Released on the PC well over a year ago, Dark Messiah of Might and Magic: Elements is Ubisoft’s Xbox 360 update to the game that addresses the issues from the PC version, adds a few new levels and improves the multiplayer mode to work on Xbox Live. To fans of Dark Messiah of Might and Magic, this overview sounds like Elements might just be worth picking up. Sadly, it isn’t — and the fact that Ubisoft released it at full price is downright insulting.
Dark Messiah of Might and Magic is probably best described a modern version of Heretic, a first-person shooter but with a fantasy hook. In Elements, rather than pick up guns and ammo, you’ll be armed with a sword or a dagger depending on your character class. If you’re thinking this sounds like Oblivion, think again. While the levels are big and there’s a fair bit to check out, this is no more a sandbox game than Rainbow Six.
Like modern first-person shooters, players can pick from various classes at the beginning (Warrior, Assassin and Mage), and their choice will affect certain skills and the weapon loadout. Yet to even think about calling this an RPG would be wrong, because while it may seem like it has the traits of leveling-up and assigning points to player stats, the points and stats don’t really amount to much. In fact, the perks in Call of Duty 4 have more depth than those in Dark Messiah of Might and Magic: Elements.
The combat is mildly interesting, but it, too has issues. The physics system lets players kick enemies off bridges and into spiked walls, which seems fun until you’re forced to do these physics-based activities because of your overly weak normal attacks, or when you’re compelled to cut ropes and kick support beams to drop rocks on enemies. At this point, the physics novelty quickly becomes a pain. The rest of the combat doesn’t fare well either, as the swordplay is fast and furious but uneven, and trying to land certain blows seem to happen by pure chance. The bow and arrow require no real skill either, and in fact they do so little damage that you’ll find yourself forgetting it’s even an option. And let’s not forget the voice of a Wizard mentor who tells you what to do next if you’ve taken care of all the enemies, a feature that probably could have been implemented better with a simple text box.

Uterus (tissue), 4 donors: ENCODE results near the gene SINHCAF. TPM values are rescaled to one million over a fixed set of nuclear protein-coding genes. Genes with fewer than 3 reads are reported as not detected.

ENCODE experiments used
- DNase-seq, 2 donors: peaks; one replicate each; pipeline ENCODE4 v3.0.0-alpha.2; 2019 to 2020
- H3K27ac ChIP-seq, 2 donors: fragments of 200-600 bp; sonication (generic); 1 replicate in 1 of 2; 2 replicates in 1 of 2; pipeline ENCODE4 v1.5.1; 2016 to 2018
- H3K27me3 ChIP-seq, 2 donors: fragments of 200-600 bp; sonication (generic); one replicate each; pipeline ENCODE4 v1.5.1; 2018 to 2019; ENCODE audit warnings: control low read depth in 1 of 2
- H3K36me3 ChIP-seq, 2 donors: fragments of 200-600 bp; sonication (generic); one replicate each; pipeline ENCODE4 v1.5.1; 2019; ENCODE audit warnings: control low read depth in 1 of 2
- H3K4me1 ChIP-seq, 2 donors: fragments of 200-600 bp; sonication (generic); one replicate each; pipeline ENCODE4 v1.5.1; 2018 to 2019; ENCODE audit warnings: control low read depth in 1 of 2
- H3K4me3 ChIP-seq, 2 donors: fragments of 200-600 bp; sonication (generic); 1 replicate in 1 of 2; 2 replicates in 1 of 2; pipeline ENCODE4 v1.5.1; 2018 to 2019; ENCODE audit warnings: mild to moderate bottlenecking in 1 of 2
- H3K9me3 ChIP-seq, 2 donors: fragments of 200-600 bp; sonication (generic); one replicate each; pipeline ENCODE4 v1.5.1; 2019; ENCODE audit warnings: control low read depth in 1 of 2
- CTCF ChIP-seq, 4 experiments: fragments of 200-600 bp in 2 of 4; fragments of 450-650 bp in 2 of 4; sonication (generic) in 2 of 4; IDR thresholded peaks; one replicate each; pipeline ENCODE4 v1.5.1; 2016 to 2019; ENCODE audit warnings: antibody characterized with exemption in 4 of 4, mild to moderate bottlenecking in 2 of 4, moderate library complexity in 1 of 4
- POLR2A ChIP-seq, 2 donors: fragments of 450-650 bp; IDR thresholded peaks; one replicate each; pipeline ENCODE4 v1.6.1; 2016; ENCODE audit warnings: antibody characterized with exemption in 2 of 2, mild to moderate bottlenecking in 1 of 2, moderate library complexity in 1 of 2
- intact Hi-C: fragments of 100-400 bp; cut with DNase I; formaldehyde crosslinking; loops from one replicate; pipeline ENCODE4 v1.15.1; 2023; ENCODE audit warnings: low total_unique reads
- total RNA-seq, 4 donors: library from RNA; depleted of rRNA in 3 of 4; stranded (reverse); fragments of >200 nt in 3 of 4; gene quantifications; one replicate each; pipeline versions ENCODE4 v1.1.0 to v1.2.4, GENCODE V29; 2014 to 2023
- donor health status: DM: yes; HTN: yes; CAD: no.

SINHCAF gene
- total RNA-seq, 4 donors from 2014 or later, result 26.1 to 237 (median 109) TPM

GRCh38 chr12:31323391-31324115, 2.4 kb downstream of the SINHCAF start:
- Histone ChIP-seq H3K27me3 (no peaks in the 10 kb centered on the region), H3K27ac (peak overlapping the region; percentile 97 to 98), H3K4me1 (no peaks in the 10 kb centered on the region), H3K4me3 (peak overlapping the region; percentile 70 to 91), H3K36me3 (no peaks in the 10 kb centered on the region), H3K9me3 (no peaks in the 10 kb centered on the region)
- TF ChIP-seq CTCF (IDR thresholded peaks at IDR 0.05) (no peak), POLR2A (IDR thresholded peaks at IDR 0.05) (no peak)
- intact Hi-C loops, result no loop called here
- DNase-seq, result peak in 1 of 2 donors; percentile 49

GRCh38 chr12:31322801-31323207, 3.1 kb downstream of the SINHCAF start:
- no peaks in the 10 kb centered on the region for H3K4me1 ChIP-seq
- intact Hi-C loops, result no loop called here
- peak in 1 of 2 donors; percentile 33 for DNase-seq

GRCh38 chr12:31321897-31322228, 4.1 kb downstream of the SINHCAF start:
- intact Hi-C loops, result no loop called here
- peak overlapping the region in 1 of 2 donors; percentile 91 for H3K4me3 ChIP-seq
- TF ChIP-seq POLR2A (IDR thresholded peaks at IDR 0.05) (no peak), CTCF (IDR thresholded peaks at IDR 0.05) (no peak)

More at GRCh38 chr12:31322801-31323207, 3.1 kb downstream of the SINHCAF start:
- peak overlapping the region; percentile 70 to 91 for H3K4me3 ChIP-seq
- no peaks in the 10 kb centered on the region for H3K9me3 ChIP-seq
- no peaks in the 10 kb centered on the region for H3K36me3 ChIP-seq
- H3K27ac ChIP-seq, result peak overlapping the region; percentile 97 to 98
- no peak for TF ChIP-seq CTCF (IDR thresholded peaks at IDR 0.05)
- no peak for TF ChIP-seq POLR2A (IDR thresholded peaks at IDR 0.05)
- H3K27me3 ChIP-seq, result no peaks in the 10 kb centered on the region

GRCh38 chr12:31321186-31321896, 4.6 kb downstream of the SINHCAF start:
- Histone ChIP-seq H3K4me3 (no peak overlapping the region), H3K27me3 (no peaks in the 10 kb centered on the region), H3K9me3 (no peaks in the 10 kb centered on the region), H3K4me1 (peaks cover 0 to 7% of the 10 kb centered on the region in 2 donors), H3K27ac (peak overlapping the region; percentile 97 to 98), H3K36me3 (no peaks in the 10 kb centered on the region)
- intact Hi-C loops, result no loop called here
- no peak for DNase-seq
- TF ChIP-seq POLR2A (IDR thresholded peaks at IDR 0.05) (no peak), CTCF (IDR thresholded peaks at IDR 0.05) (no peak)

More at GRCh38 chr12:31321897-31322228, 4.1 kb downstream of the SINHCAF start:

And about that Wizard mentor? Let’s just say that he, like the rest of the plot, is forgettable. Like a poorly implemented coming-of-age story, the tale has players finally being trusted by their Wizard mentor to go out into the world to retrieve artifacts, which are usually guarded by a boss. Really (and sadly), that’s all that matters plot-wise, and it’s probably all most players will end up caring about. It’s a half-assed tale at best, and even then, it’s poorly told.
But wait, there’s multiplayer, right? Technically, yes, but after waiting a few hours on Xbox Live I still saw no one else. Maybe they were just all involved in the single-player mode. It’s doubtful they were snagging the downloadable content, which consists of some weapons and more classes, because you’d have to be crazy to even bother to pay the Microsoft Points for those items.
In short, if you’re a fan of the Heretic series, this may be worth a rent. For everyone else, Dark Messiah of Might and Magic: Elements is at best a good way to get some easy Achievement Points, but even then it’s probably not even worth the effort.
- Score: 5
- A poorly executed game that suffers from just about every malady known to gaming, from bad plot to sketchy gameplay. Best to avoid this one entirely.
— Phil Vollmer